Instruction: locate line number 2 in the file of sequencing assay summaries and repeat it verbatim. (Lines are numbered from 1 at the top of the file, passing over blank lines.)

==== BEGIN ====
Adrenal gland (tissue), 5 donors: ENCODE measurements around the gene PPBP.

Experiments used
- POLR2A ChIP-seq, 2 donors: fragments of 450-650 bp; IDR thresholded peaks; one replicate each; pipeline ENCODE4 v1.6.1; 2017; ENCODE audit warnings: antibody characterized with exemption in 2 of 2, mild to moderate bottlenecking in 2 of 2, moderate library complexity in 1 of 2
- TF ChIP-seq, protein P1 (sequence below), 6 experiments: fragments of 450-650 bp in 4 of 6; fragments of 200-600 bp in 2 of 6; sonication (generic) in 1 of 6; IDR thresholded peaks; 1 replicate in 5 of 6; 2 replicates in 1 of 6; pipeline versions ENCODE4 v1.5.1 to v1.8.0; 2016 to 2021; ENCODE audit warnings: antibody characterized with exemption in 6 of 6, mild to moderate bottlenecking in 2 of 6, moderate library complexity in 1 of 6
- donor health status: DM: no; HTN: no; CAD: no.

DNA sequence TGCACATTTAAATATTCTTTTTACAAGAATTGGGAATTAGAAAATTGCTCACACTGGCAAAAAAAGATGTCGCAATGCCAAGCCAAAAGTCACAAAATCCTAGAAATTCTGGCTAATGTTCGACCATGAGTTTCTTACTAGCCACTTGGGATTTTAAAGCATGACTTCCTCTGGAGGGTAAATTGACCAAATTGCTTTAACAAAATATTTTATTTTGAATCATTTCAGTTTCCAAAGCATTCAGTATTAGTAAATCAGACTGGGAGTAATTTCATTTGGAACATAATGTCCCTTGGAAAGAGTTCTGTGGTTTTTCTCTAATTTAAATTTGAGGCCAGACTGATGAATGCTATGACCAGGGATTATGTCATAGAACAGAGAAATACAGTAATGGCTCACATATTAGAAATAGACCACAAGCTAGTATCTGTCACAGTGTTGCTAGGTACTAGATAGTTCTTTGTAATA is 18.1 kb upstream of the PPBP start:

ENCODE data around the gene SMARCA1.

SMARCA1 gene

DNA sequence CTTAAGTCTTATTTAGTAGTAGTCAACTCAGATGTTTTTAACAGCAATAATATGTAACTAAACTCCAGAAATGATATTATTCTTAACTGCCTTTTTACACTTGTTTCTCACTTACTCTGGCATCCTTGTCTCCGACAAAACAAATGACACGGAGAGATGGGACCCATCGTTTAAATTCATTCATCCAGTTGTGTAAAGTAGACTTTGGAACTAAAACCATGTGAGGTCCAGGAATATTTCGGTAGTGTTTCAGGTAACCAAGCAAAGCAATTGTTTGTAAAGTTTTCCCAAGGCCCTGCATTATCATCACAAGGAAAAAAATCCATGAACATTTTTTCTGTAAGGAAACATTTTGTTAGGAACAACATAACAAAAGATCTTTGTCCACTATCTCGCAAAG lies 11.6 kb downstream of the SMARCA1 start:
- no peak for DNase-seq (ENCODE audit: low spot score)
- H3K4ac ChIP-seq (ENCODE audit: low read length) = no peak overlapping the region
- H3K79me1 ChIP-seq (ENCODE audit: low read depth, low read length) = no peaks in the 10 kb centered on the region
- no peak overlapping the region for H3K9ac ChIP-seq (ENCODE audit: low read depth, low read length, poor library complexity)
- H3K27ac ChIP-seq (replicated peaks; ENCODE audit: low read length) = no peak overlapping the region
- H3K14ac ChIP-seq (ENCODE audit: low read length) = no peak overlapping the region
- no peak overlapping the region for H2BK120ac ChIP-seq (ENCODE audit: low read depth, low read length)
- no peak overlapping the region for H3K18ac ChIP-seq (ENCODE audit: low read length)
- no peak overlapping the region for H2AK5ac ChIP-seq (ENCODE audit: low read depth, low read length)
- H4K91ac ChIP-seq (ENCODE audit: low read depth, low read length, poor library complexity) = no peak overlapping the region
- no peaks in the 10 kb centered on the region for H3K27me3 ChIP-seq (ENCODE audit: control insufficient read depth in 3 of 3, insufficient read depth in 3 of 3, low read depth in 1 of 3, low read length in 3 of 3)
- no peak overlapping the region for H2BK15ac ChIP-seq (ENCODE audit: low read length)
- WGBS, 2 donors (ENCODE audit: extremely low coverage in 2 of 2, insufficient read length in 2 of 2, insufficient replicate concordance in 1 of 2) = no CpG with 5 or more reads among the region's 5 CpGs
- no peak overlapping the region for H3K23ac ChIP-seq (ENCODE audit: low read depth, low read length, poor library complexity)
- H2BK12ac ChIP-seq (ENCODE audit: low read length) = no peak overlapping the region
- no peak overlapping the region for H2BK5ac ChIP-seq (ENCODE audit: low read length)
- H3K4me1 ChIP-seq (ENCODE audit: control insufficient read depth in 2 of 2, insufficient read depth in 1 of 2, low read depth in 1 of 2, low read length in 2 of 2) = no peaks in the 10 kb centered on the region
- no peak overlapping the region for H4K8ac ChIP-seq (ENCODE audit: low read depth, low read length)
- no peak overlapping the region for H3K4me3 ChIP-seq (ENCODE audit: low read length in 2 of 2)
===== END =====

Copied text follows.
Experiments used